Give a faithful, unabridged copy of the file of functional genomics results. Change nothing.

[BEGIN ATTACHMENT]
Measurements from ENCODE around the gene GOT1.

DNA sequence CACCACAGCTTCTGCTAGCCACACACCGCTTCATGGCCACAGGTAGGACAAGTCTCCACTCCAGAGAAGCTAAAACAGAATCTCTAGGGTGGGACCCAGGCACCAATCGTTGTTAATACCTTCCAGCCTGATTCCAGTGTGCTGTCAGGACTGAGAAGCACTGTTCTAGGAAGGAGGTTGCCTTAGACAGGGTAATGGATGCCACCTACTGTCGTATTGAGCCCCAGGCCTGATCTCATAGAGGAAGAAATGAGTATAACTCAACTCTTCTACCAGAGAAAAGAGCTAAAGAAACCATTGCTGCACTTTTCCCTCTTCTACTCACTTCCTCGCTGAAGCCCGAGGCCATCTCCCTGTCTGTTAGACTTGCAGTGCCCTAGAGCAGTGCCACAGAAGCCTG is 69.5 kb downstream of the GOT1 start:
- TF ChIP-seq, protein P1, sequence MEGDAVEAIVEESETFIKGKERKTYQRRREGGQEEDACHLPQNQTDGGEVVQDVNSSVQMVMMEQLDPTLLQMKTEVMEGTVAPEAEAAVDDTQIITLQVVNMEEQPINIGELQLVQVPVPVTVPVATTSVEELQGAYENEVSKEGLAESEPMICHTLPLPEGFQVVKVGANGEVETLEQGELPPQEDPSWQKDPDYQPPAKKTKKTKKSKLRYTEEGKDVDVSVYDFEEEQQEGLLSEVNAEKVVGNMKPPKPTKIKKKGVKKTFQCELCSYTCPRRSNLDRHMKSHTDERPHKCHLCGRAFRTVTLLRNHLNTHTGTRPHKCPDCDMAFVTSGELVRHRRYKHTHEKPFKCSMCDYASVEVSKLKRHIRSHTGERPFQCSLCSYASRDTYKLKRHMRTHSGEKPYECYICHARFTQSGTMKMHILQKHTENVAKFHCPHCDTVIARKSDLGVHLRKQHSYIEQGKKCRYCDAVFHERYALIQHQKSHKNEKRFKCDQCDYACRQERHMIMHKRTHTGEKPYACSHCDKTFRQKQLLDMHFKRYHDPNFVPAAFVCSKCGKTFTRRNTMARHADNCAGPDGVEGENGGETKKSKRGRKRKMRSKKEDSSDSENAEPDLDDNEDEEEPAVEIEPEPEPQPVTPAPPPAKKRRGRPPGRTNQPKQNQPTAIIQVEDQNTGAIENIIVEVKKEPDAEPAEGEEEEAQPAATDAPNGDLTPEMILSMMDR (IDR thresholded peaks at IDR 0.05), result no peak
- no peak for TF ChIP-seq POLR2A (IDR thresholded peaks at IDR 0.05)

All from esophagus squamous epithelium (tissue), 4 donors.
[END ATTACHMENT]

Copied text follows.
Measurements from ENCODE around the gene GOT1.

DNA sequence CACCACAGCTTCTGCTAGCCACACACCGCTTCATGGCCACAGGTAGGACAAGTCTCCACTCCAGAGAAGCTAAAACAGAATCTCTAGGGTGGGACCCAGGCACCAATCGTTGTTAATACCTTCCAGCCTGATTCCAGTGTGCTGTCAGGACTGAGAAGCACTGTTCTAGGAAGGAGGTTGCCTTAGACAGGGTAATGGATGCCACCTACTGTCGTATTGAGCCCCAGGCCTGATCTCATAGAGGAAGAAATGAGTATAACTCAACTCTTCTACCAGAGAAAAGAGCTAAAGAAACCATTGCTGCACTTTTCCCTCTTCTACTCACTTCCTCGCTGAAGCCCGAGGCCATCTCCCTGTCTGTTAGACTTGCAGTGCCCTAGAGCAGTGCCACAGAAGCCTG is 69.5 kb downstream of the GOT1 start:
- TF ChIP-seq, protein P1, sequence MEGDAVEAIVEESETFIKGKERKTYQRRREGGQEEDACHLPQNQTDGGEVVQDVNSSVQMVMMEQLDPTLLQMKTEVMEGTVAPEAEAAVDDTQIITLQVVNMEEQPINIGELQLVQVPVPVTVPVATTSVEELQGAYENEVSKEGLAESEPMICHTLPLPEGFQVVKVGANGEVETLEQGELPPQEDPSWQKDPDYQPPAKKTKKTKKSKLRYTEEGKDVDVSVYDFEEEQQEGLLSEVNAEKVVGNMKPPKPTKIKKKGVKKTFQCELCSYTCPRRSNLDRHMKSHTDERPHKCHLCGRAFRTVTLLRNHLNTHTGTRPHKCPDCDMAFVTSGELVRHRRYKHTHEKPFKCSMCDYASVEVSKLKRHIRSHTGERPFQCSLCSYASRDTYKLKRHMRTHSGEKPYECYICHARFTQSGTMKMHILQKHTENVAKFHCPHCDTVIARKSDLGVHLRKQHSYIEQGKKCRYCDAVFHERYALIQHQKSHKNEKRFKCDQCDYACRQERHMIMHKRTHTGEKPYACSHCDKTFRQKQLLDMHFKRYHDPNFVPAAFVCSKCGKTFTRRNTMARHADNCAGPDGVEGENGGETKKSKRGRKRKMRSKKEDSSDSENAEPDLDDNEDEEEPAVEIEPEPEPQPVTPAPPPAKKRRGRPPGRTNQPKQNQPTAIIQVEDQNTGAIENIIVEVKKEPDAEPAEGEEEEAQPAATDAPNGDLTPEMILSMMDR (IDR thresholded peaks at IDR 0.05), result no peak
- no peak for TF ChIP-seq POLR2A (IDR thresholded peaks at IDR 0.05)

All from esophagus squamous epithelium (tissue), 4 donors.